Heal Postpartum Pain and Incontinence

A women’s health physical therapist, I see many women devastated by painful sex, urinary incontinence, and joint pain after childbirth. Please know that there is hope, there is help—in most cases, there is even a cure. And it doesn’t involve drugs or surgery.

You’re about to learn three “secrets” that few pregnancy books talk about—and few doctors know about. In fact, they may be the best-kept secrets with regard to treating vaginal pain, incontinence (urine leakage), and joint pain after giving birth.

1. After childbirth, you don’t have to live with pain and incontinence.

2. Drugs and surgery are not the only available treatments.

3. Pelvic floor physical therapy—a specialized type of physical therapy—can significantly relieve or eliminate problems following delivery. Growing numbers of studies are proving its effectiveness, and growing numbers of new moms are testaments to its success. The American Physical Therapy Association even created the Section on Women’s Health, which is devoted to this new specialty.


Vaginal pain

It’s normal to feel vaginal discomfort the first few times you have intercourse after delivery. (Tip: Don’t push past your comfort level, or the discomfort may turn into pain.) The culprit may be unhealed vaginal tears, episiotomy scars, a forceps or vacuum delivery, the baby’s pressure on the pelvic nerves during childbirth, sexual abstinence, or low estrogen levels during breastfeeding.

If your pain persists, talk to your doctor. If your doctor tells you prolonged vaginal pain is “normal” and “wait for it to go away,” suggest pelvic floor physical therapy. If your doctor hasn’t heard of it, refer her or him to the resources at the end of this article.


How pelvic floor physical therapy can help

Your physical therapist will use hands-on techniques to release, stretch, balance, and reduce pain sensitivity in your pelvis, abdomen, back, legs, and (when you’re ready) vagina. She may use ultrasound or cold laser to heal any vaginal tears or thick, sore scars.

Exercises are vital. Your therapist will give you exercises to stabilize your core; improve your posture; and stretch and strengthen your abdomen, back, hips, and legs. She’ll also teach you exercises for your pelvic floor: first, to relax your muscles, promote blood flow, and increase vaginal elasticity; then, to tone your muscles. Pelvic floor exercises can be tricky, and many women do them incorrectly. To teach you proper technique and to track your progress, your physical therapist may enlist safe, painless biofeedback.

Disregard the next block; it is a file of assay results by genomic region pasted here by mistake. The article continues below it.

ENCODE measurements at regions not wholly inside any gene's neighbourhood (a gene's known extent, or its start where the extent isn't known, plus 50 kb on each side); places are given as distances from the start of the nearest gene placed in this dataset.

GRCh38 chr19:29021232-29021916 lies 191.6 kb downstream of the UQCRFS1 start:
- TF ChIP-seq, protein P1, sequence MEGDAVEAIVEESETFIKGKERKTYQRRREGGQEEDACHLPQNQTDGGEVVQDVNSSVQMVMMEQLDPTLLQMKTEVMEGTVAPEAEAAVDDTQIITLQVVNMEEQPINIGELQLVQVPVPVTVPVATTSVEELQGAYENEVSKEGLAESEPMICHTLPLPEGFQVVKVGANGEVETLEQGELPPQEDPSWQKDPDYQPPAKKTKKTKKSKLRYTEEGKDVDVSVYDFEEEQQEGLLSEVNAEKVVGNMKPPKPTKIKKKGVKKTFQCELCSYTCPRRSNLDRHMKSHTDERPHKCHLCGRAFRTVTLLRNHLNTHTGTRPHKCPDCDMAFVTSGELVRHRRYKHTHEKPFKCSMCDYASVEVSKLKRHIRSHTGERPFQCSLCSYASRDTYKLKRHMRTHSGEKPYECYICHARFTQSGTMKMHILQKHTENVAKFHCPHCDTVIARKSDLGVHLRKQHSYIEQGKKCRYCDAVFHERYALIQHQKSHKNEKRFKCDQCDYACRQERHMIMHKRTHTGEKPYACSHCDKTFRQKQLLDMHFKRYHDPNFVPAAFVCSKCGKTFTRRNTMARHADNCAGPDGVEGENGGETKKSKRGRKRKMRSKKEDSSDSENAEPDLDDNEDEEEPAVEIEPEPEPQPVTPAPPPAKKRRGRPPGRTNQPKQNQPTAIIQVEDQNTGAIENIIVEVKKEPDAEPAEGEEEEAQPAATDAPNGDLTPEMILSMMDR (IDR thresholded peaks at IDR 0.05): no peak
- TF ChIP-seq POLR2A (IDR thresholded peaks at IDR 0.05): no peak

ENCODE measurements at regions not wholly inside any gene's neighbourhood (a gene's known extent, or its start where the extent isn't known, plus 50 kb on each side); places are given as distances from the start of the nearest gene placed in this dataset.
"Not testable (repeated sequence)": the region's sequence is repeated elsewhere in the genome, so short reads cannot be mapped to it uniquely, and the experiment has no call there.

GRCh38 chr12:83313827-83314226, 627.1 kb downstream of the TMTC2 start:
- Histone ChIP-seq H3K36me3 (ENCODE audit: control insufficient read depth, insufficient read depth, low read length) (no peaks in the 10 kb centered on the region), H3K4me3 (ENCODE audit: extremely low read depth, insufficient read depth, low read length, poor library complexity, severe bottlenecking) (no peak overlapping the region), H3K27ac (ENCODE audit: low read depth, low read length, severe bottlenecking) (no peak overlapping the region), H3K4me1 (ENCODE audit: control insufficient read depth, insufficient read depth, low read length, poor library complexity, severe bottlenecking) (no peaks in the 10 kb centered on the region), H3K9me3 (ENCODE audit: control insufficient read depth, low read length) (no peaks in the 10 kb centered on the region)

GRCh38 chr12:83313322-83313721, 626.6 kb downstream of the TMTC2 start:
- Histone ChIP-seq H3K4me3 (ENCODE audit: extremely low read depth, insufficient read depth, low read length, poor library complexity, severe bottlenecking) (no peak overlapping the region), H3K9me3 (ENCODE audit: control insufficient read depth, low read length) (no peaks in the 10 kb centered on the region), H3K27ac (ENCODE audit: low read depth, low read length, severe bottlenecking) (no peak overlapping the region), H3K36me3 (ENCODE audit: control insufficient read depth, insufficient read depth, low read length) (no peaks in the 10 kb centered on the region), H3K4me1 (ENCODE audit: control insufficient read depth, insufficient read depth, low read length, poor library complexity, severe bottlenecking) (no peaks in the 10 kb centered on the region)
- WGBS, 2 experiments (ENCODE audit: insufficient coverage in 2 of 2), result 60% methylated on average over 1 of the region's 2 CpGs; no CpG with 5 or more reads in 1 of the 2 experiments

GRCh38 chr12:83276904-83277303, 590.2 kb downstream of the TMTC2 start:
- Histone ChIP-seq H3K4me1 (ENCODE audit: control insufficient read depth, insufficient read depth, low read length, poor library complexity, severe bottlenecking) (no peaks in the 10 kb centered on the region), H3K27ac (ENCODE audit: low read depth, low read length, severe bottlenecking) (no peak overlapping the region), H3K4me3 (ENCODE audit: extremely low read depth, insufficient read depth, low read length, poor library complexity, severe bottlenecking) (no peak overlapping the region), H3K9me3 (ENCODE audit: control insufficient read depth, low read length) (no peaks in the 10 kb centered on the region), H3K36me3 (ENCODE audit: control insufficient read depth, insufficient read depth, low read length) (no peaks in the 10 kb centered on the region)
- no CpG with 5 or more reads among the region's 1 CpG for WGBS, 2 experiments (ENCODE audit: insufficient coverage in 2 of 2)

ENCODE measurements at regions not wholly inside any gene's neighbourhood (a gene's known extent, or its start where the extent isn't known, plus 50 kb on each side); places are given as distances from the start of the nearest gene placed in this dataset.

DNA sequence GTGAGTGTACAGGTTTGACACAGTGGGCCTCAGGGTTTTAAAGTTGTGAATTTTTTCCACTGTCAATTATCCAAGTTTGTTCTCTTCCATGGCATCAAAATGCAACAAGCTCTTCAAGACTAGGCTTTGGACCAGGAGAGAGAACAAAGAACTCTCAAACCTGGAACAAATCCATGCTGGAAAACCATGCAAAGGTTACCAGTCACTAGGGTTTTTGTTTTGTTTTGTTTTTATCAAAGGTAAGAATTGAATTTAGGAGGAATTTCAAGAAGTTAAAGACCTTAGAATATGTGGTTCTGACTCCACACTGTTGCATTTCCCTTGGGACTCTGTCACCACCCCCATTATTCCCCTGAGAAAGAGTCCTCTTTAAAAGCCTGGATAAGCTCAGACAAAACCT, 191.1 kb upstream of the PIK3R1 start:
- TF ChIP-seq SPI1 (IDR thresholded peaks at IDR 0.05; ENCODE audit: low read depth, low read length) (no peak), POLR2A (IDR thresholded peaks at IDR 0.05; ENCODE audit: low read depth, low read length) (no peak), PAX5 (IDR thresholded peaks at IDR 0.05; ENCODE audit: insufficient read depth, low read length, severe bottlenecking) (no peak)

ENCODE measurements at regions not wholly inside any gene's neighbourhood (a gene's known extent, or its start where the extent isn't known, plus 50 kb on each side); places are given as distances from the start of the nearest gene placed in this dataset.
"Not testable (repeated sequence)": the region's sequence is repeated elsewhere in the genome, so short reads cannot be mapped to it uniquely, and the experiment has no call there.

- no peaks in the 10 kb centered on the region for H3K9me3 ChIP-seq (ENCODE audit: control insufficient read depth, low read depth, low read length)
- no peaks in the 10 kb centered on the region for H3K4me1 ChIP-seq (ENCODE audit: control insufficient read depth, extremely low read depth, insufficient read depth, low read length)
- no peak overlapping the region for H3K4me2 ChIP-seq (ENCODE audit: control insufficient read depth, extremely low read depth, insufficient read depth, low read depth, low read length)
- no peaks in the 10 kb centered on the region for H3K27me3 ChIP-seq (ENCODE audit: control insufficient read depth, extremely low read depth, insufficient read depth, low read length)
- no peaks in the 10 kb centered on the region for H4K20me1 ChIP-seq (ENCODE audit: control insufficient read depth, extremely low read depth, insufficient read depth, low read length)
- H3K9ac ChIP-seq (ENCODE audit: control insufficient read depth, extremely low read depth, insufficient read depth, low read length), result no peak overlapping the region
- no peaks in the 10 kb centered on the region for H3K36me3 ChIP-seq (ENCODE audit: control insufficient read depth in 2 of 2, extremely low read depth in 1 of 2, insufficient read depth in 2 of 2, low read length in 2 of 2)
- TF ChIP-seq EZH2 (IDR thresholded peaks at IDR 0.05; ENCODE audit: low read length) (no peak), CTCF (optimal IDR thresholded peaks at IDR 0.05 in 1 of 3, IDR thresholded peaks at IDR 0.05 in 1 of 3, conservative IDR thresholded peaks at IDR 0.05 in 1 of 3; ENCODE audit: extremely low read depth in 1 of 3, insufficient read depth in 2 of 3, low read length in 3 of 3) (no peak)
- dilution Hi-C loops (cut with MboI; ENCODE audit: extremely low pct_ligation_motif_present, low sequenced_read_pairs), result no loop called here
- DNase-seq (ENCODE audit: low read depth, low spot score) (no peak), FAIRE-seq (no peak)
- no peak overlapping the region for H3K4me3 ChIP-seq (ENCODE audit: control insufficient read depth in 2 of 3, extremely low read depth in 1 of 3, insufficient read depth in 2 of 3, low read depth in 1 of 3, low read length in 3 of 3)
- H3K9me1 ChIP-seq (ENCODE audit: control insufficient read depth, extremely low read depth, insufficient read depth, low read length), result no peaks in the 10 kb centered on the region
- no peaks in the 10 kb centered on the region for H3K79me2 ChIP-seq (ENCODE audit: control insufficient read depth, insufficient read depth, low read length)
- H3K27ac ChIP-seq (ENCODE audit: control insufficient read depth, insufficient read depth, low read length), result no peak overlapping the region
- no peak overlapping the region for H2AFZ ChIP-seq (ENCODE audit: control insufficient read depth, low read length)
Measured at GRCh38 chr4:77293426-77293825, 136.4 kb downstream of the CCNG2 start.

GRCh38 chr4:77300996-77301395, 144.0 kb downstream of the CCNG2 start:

When you’re ready, your therapist may introduce dilators to stretch, and decrease pain sensitivity in, your vagina.


Incontinence

Some new moms develop stress incontinence: urine leakage when they cough, sneeze, cry, laugh, lift, or exercise—in other words, whenever they put pressure on their bladder, abdominal muscles, or pelvic muscles. Their reduced bladder control stems from weakened or injured pelvic floor muscles (a result of pregnancy or childbirth); injured pelvic nerves; or diastasis recti, a common condition in which the growing fetus stretches the mother’s abdominal wall until bands of muscle separate. Fortunately, diastasis recti usually heals on its own. When it doesn’t, incontinence may result.


How pelvic floor physical therapy can help

Your physical therapist will use gentle hands-on techniques to stabilize your pelvic, abdominal, and back muscles. She’ll teach you exercises to stabilize your core; improve your posture; and strengthen your abdomen, back, hips, and legs. If you have diastasis recti, she’ll give you specialized abdominal exercises—traditional sit-ups won’t help and may even hurt. She may add safe, painless biofeedback training to guide pelvic relaxation or toning exercises and to reeducate the muscles that control urination. If you can’t recruit the correct muscles, she may “jump-start” them with therapeutic electrical stimulation (e-stim).


Joint pain

New moms may have back, hip, pubic bone, or neck pain—even wrist pain from carpal tunnel syndrome or De Quervain’s tenosynovitis. There are several possible causes: the physical strain of having carried a growing fetus; the pregnancy hormone relaxin, which relaxes ligaments; diastasis recti; the rigors of labor; and the strain of holding and carrying a baby.

How pelvic floor physical therapy can help

To rehabilitate your postpartum body, your physical therapist may use core stabilization, stretching, and strengthening exercises; hands-on techniques; posture and movement retraining; ultrasound; cold laser; relaxation techniques; and hot and cold packs. She’ll tailor the exercises to a body recovering from childbirth, and she’ll teach you how to nurse, burp, and hold your baby in ergonomic, body-friendly ways. She’ll also show you how to avoid a common trap: doing core exercises incorrectly and straining your pelvic floor.

Raquel Perlis